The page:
BONOBOS - OUR UNKNOWN COUSINS

2014, Nature, 3rd prize stories, Christian Ziegler, Germany Despite being humans’ closest living relatives, little is known about Bonobos and their behavior in the wild in remote parts of the Congo basin. Bonobos are threatened by habitat loss and bush meat trade.
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25 January 2011 A five-year-old bonobo turns out to be the most curious individual of a wild group of bonobos near the Kokolopori Bonobo Reserve, in the Democratic Republic of Congo.

Bonobos: World Press Photo Awards. by Christian Ziegler (Germany) for National Geographic

27 June 2011 A bonobo mother in Salonga National Park, in the Democratic Republic of Congo, shares a large fruit with its child and playmate, while the male (on the left) looks interested but is not allowed to eat.

The Wild Life of a Bonobo - Photo Gallery - Pictures, More From National Geographic Magazine

14 January 2011 Bonobos, like other apes, build nests to sleep in every night. Here, a female builds a nest just to take a midday nap.

A female bonobo makes a nest so she can rest in the midday heat.

26 January 2011 Bonobos are commonly known for their elaborate and frequent sexual behaviors, mainly from observations in zoos. Here, a male with an erection in the Lola ya Bonobo orphanage near Kinshasa, in the Democratic Republic of Congo.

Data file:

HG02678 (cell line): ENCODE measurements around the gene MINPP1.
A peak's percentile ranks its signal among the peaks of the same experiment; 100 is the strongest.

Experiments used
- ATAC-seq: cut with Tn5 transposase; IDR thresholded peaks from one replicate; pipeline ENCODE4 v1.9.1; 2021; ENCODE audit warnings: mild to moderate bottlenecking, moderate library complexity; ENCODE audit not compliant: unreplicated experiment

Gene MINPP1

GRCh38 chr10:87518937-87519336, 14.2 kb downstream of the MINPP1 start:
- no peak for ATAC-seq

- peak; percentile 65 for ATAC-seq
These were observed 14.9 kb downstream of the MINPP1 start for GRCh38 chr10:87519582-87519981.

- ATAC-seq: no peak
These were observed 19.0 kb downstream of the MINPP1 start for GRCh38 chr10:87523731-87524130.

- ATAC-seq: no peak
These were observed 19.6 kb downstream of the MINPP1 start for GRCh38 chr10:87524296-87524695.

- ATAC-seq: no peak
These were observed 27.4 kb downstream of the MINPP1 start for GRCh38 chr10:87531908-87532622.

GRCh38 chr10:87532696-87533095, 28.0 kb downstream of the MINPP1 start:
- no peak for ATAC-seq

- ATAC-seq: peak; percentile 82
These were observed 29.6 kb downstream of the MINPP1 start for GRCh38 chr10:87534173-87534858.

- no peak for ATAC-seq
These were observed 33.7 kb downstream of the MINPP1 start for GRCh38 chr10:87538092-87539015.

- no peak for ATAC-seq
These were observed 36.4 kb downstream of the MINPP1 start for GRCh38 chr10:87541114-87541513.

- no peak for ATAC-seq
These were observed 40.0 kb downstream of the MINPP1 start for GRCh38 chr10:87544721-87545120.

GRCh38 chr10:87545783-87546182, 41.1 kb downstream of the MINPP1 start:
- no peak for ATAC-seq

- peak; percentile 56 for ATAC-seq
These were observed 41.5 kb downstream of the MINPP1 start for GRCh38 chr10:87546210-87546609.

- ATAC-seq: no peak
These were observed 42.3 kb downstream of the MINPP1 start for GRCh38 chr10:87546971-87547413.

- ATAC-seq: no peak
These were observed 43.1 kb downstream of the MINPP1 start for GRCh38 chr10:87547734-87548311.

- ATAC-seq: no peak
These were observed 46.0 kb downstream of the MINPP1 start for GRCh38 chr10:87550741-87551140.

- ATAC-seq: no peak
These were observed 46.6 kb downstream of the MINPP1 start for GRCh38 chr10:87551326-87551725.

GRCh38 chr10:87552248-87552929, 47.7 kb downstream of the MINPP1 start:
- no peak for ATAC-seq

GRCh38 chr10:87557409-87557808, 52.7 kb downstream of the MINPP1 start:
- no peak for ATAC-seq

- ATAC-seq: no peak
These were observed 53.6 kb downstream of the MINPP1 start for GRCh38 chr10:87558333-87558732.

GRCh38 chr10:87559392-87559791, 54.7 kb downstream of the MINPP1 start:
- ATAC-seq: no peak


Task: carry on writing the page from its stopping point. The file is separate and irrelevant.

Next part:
Bonobos (Our Unknown Cousins) by Christian Ziegler

01 August 2011 The Congo River, up to eight kilometers wide in some parts, forms the biogeographic divide between bonobos and chimpanzees.

Salonga National Park, Democratic Republic of the Congo

01 June 2011 A bonobo mother nurses its infant in Salonga National Park, in the Democratic Republic of Congo. Juveniles stay with their mother for a long time and depend on her for social status for as long as she lives.

Bonobos, Democratic Republic of the Congo Photograph by Christian Ziegler, National Geographic

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